Overcoming the Couch Potato Urge

From spud to stud.

By Shirley Archer, JD, MA
Dec 4, 2018

The challenge with fitness is making training both effective and pleasurable, particularly for people who want to get active but may not yet have the power to maintain their resolve. Why is it so tough? Research reported in Neuropsychologia (2018; doi:10.1016/j.neuropsychologia.2018.07.029) suggests we are hard-wired to avoid activity, and researchers have good advice for training.

University of Geneva scientists and others conducted the study to explore why we fail to exercise regularly, even though we are fully aware of the negative impact of physical inactivity. Using electroencephalograph technology, investigators examined automatic brain processes that influence choices versus controlled processes that require conscious intentions in 29 healthy young adults as they chose between active or sedentary images. Data analysis showed that more brain activity was required to counteract the appeal of sedentary behaviors.

Researchers concluded that we are naturally more drawn to sedentary behaviors and that offsetting this propensity requires more effort. “Being aware of this automatic attraction toward energy conservation may be a first step to change the behavior,” says lead study author, Boris Cheval, PhD.

Cheval offers the following tips for increasing physical activity:

  • Make physical activity pleasurable.
  • Avoid a “no pain, no gain” attitude.
  • Support policies for more public spaces that promote active opportunities, as opposed to sedentary options.

“We all have the cognitive resources to cope with our innate tendency toward energy conservation,” Cheval said. “By ensuring positive physical activity experience, being more active may become attractive.” He noted that future research will focus on how to retrain automatic brain reactions toward stimuli associated with physically active and inactive behaviors. A pilot study for that research appeared in the Journal of Physical Activity and Health (2016; doi:10.1123/jpah.2015-0597).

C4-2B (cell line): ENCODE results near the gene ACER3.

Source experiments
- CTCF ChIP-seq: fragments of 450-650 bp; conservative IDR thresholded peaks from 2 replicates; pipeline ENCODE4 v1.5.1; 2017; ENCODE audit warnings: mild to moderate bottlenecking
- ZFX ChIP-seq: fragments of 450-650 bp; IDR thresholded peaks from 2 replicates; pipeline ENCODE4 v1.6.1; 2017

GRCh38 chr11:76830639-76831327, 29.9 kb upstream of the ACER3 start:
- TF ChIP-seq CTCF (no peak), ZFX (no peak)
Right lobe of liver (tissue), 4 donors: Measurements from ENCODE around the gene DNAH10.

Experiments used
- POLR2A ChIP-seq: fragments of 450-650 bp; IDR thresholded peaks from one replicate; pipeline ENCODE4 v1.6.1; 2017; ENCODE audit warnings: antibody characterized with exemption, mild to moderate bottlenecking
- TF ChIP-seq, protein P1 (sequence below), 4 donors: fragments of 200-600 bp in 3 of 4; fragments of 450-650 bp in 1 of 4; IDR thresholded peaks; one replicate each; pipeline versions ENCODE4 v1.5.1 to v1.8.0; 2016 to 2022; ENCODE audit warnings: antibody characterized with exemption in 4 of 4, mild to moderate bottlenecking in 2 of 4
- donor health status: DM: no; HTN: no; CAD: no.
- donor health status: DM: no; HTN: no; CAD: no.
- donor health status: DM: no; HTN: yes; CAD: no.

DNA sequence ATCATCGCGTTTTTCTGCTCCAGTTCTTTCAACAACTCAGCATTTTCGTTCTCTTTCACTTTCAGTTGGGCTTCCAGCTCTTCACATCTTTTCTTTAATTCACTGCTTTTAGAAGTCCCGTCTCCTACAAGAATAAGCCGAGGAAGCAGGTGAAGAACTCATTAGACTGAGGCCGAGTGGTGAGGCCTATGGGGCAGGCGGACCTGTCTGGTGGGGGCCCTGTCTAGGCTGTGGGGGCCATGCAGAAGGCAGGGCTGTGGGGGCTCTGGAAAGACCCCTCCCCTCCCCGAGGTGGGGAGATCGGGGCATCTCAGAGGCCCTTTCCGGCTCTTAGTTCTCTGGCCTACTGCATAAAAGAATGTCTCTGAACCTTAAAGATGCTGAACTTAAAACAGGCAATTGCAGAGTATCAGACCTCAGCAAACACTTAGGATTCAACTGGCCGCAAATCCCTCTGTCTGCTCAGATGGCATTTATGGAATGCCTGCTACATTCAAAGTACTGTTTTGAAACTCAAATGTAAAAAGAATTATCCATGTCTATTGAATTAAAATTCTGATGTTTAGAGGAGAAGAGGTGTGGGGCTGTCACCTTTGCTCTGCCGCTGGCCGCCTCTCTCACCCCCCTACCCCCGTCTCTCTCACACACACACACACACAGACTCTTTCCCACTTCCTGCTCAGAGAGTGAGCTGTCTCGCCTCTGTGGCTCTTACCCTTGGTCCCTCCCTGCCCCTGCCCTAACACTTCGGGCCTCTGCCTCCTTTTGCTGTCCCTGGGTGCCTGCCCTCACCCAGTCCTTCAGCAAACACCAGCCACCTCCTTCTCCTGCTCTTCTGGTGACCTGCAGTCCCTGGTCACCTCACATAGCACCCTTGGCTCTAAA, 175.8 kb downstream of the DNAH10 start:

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Shirley Archer, JD, MA

2 Comments

  1. Avatar Stacy Williams Jr. on January 2, 2020 at 11:40 pm

    Hey, miss you guys. Worked out only a few times this year at anytime fitness on southern loop. Walk 4-5 miles per day 4-5 days a week. Not great but anything helps. May move to Schumpert over by Home Depot. You still training there?

  2. Avatar Joseph Morgan on January 13, 2020 at 9:50 am

    Shirley Archer’s article, “OVERCOMING THE COUCH POTATO URGE” is timely for me. I just wrote an editors comment in one of my newsletters. This is what I wrote. “In living my lofty goals and aspirations, I was ‘slapped in the face with reality’ the other day. While discussing the demerits of a fatty type of food, one of the people present whispered to a neighbour, ‘I don’t care, I like eating’. This was not a reference to having ‘guilt foods’ in moderation, but was a very honest and straightforward comment regarding her lifestyle. And it hit home. Some people don’t care about being fat, having high blood sugar and high lipid counts. Some people really do not care about having diabetes, having high blood pressure and having to ‘exist’ on medicine for the rest of their lives. Medicine permits them to live with it and they are happy with that. Everyday, these people who ‘don’t care, I just like to eat’, walk with their saggy wobbly bums, soft wobbly arms, and stomachs over their belts. Some people do not care about doing the best job they can do, or striving for continuous quality improvement as a person or co-worker.” Essentially, I was commenting on sometimew we just have to accept laizey faire, lackadazical, ‘I don’t care’, and that no matter what we do, we still will not reach a number of people. I’ve always realized that humans are basically a “lazy animal” and that we inately always look for an “easy way out”. Shirley’s article here, provides an insight as to why. Thanks for this timely research Ms. Archer.

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